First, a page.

Richard Holmes selected Kerouac’s On the Road; a tribute to his own youth, one may suppose, rather than to that confused and ultimately empty book’s message. It is almost as dated as Sinclair Lewis’s Babbitt, although that was written almost 40 years before.
One of the pleasures of the list, though, is the strongly individual and surprising nature of some selections. Penelope Fitzgerald chose A. E. Housman’s Last Poems. Sixty years ago Orwell thought Housman finished: "it just tinkles", he wrote. Well, not for Penelope Fitzgerald, and not for me either. Housman lives, no doubt about it.
It is good that David Profumo selected William Trevor’s Collected Stories; sad that no one went for V. S. Pritchett’s. Two extraordinary travel books are here: Jan Morris’s choice of Charles Doughty’s Travels in Arabia Deserta - nothing else like it in our language - and Claudio Magris’s Danube (Nicholas Shakespeare’s selection), an exploration of Mitteleurope.
Some writers here do seem to have their tickets booked for such immortality as books may enjoy: Proust, Joyce, Ford, Hemingway, Fitzgerald, Waugh, Powell, Thomas Mann. Faulkner? Perhaps. Lampedusa - for art and nostalgia? Henry James - yes, but not perhaps The Golden Bowl, which Grey Gowrie chose. A Passage to India? - surely not. Sons and Lovers, chosen by Claire Tomalin, may be read as a historical curiosity only.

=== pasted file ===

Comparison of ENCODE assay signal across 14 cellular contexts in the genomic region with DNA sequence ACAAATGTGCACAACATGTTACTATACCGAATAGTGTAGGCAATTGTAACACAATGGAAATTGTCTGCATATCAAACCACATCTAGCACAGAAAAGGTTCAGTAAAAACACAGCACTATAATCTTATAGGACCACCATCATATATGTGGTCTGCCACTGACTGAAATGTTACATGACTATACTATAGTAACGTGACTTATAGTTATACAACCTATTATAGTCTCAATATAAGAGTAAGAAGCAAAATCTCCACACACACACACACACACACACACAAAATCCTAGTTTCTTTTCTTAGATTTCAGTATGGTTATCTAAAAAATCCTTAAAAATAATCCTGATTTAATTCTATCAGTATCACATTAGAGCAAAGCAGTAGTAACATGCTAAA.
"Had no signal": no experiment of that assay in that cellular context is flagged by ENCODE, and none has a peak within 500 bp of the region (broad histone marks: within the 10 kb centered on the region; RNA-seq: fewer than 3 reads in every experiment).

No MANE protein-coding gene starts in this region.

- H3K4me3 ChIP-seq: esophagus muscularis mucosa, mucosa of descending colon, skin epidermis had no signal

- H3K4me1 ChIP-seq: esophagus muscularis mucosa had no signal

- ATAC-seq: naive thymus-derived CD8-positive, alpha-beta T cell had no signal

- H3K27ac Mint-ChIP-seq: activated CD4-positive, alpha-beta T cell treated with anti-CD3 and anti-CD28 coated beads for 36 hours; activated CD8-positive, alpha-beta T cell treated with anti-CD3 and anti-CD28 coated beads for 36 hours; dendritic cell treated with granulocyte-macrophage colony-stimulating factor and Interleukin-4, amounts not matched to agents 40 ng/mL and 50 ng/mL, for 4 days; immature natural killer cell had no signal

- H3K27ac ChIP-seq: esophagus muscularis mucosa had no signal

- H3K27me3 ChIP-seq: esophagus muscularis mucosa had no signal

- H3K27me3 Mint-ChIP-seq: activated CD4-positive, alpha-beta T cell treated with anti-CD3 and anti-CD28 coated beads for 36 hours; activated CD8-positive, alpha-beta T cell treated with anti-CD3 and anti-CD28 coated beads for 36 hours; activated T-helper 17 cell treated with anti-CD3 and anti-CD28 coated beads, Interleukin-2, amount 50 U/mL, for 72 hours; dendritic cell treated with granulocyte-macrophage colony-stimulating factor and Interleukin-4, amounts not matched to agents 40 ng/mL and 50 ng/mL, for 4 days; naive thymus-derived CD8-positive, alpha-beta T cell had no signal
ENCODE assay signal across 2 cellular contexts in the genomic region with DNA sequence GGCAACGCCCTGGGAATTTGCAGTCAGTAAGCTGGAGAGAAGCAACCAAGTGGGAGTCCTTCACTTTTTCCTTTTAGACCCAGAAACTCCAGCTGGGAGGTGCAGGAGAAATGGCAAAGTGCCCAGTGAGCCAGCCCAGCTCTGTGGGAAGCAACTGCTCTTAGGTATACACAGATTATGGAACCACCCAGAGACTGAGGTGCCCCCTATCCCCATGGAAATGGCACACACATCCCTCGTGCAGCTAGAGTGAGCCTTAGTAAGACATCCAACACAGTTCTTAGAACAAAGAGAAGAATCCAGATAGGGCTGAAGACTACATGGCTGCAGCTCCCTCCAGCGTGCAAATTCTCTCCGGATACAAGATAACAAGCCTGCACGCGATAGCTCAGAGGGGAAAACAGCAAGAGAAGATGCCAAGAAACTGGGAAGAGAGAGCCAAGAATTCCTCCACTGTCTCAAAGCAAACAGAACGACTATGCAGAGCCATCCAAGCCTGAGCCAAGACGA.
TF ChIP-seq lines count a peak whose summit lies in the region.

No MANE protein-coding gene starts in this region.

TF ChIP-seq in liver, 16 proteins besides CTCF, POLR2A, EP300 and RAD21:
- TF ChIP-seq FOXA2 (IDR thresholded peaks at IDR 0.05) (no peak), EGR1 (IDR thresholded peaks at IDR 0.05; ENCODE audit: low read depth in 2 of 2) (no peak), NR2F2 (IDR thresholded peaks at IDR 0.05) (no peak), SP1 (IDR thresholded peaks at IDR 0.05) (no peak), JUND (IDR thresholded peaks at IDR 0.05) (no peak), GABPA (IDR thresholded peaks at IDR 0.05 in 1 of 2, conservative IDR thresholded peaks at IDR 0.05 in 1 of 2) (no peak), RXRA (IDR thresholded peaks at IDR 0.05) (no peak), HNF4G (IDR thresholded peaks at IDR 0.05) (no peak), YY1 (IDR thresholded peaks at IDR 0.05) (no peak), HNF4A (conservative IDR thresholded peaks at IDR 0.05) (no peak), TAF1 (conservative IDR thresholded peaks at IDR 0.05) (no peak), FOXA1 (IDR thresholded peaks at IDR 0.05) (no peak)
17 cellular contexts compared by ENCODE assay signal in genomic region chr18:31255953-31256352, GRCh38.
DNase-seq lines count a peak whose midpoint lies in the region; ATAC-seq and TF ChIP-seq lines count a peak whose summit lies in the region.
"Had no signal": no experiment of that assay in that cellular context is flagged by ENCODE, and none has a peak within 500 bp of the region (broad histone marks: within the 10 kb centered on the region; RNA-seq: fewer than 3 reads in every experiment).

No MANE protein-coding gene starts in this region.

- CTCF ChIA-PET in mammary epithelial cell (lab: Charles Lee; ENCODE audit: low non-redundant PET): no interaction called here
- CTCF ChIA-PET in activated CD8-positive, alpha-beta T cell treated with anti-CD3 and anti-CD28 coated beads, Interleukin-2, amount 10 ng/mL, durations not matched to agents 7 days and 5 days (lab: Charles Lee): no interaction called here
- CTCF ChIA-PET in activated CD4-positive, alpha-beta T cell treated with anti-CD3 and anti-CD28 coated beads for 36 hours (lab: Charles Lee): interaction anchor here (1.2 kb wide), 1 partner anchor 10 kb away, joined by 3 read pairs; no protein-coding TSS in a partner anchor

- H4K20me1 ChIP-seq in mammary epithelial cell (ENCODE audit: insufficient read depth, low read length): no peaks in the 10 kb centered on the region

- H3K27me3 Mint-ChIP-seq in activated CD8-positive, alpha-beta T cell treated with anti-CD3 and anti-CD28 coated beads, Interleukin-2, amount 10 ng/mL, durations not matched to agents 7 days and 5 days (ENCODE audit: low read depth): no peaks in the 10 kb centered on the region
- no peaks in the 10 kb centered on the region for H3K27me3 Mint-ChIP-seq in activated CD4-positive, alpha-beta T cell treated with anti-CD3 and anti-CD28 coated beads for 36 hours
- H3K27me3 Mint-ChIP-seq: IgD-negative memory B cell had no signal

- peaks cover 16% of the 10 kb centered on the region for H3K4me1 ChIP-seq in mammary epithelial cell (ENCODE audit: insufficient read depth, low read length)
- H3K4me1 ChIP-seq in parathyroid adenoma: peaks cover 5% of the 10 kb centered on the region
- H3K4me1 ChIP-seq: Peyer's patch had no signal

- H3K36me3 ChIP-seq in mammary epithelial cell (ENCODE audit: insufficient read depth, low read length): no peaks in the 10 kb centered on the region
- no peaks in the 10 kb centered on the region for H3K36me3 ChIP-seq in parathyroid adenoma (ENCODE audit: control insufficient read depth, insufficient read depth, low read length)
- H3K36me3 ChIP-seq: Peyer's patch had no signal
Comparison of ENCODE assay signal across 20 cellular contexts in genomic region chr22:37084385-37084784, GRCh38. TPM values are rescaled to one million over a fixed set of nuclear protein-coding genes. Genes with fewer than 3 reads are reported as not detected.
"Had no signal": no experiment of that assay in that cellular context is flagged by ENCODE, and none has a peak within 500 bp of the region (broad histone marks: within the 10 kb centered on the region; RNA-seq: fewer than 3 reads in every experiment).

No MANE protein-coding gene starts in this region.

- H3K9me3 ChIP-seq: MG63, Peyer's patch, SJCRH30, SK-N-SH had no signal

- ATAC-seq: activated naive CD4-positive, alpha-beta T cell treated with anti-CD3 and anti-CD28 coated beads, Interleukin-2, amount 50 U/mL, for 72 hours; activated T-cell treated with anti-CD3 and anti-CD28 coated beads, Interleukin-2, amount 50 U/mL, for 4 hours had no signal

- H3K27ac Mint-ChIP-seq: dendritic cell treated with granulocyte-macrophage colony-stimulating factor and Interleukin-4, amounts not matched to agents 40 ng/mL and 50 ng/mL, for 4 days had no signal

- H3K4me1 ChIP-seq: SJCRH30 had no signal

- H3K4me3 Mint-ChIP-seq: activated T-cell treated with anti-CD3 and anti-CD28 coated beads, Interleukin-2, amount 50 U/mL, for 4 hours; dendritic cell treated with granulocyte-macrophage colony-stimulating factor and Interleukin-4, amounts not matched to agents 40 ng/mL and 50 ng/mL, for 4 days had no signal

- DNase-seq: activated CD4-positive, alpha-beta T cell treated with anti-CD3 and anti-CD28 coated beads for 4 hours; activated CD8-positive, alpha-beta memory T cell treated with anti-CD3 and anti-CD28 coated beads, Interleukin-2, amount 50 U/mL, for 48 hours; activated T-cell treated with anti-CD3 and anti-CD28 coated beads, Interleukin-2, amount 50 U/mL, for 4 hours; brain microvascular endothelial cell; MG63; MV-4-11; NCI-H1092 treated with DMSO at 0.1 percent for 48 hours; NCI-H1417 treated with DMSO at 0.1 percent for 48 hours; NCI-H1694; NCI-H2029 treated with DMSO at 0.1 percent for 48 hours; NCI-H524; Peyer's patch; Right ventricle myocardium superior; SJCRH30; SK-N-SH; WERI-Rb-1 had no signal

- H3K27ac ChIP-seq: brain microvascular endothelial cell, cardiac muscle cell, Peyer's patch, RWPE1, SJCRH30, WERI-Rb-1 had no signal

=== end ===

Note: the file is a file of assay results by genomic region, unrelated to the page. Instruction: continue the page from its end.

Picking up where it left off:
There are authors not represented here with a chance of survival: Conrad obviously, Camus, Mauriac, Bassani, Cheever, Simenon, Greene, Kingsley Amis, Angus Wilson, Spark; the list runs on . . . And what of the literature of, for want of a better word, entertainment? Conan Doyle has lasted more than 100 years, Buchan 70 or 80, Chandler 60. Will readers a century hence still delight in Holmes, Hannay and Marlowe? Or will they all be dead as Queen Anne?
Somerset Maugham used to put down those who babbled of undiscovered geniuses - and console himself? - with the observation that enduring books are chosen from those that are successes in their own day. On the whole the old boy was right. The 1899 list shows that, but it also shows that even a lasting success in your own century does not guarantee that you will be read in the next.
But what of Maugham himself? At least we can say this: as long as English is the international language, there will be a market for his short stories - since there is no easier text offering such entertainment.
1899 100 Best Novels
1999 100 Books of the Century